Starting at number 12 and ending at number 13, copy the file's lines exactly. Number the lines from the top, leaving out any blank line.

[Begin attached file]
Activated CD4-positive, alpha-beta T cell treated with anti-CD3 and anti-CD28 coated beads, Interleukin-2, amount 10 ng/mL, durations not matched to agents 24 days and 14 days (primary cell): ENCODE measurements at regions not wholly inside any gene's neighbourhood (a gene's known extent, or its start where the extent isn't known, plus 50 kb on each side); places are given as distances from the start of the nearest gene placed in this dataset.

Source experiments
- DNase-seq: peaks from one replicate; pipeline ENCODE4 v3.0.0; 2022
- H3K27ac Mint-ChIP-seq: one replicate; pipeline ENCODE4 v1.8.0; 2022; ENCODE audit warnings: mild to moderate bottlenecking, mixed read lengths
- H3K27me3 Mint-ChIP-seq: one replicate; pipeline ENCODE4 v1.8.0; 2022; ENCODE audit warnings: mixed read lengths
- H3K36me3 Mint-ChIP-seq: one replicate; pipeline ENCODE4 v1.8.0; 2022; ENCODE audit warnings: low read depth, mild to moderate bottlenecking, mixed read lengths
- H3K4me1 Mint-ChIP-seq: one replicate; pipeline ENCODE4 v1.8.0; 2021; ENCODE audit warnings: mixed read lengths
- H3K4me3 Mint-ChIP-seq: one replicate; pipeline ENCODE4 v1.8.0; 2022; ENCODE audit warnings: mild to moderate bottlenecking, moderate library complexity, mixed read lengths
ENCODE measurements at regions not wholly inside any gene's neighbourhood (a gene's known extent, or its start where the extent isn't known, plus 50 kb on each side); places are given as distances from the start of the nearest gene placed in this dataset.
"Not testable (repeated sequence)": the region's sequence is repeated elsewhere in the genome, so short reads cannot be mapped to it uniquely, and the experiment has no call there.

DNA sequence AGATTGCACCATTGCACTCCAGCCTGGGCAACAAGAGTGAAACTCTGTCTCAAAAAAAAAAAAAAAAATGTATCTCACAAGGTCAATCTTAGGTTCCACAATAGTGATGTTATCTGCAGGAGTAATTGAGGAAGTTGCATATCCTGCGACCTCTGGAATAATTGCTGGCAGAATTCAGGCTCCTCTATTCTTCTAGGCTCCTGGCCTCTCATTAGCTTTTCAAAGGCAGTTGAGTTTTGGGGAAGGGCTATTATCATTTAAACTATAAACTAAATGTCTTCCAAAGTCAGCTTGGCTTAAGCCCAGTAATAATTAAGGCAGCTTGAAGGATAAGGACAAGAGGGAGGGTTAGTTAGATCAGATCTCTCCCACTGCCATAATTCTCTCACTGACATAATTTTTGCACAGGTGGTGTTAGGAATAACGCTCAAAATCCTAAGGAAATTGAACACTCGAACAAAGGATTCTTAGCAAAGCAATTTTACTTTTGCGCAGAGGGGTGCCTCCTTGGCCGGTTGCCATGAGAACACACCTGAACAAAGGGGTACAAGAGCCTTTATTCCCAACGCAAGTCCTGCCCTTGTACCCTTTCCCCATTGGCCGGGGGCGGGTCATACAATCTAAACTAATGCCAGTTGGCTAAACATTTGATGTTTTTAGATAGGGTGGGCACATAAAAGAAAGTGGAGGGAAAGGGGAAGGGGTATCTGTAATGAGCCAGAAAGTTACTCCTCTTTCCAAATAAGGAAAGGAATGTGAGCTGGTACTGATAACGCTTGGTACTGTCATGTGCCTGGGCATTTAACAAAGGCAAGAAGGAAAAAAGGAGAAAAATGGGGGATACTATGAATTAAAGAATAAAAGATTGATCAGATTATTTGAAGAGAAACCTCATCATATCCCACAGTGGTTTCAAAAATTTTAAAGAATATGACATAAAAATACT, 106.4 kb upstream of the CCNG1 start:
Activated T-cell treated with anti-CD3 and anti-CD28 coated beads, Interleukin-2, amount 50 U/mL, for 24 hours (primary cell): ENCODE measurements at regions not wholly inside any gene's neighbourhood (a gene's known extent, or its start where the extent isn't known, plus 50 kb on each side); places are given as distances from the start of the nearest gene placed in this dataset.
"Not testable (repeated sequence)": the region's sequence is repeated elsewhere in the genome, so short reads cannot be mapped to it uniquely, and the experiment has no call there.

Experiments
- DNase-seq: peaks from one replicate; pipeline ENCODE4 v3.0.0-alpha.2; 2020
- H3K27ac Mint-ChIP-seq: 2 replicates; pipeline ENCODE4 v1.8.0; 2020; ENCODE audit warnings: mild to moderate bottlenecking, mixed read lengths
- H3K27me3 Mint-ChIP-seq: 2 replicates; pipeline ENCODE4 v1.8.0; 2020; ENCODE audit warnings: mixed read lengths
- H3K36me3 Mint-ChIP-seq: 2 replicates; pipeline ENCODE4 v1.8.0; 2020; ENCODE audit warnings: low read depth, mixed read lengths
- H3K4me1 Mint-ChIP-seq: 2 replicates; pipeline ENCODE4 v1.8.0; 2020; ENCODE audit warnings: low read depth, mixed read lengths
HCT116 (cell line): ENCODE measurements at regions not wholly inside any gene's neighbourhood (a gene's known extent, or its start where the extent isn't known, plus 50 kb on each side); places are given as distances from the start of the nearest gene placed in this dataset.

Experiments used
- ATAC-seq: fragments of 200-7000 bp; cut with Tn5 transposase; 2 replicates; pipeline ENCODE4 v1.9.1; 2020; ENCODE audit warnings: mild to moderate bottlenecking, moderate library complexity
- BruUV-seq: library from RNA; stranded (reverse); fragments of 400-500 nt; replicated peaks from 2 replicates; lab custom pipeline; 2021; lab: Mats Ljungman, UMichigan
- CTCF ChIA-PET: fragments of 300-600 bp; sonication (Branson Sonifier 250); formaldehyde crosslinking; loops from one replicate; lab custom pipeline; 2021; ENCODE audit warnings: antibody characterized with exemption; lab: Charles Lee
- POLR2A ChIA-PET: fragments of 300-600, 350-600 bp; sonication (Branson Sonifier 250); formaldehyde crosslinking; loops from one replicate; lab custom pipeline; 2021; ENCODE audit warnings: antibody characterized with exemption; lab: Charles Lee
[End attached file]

Activated T-cell treated with anti-CD3 and anti-CD28 coated beads, Interleukin-2, amount 50 U/mL, for 24 hours (primary cell): ENCODE measurements at regions not wholly inside any gene's neighbourhood (a gene's known extent, or its start where the extent isn't known, plus 50 kb on each side); places are given as distances from the start of the nearest gene placed in this dataset.
"Not testable (repeated sequence)": the region's sequence is repeated elsewhere in the genome, so short reads cannot be mapped to it uniquely, and the experiment has no call there.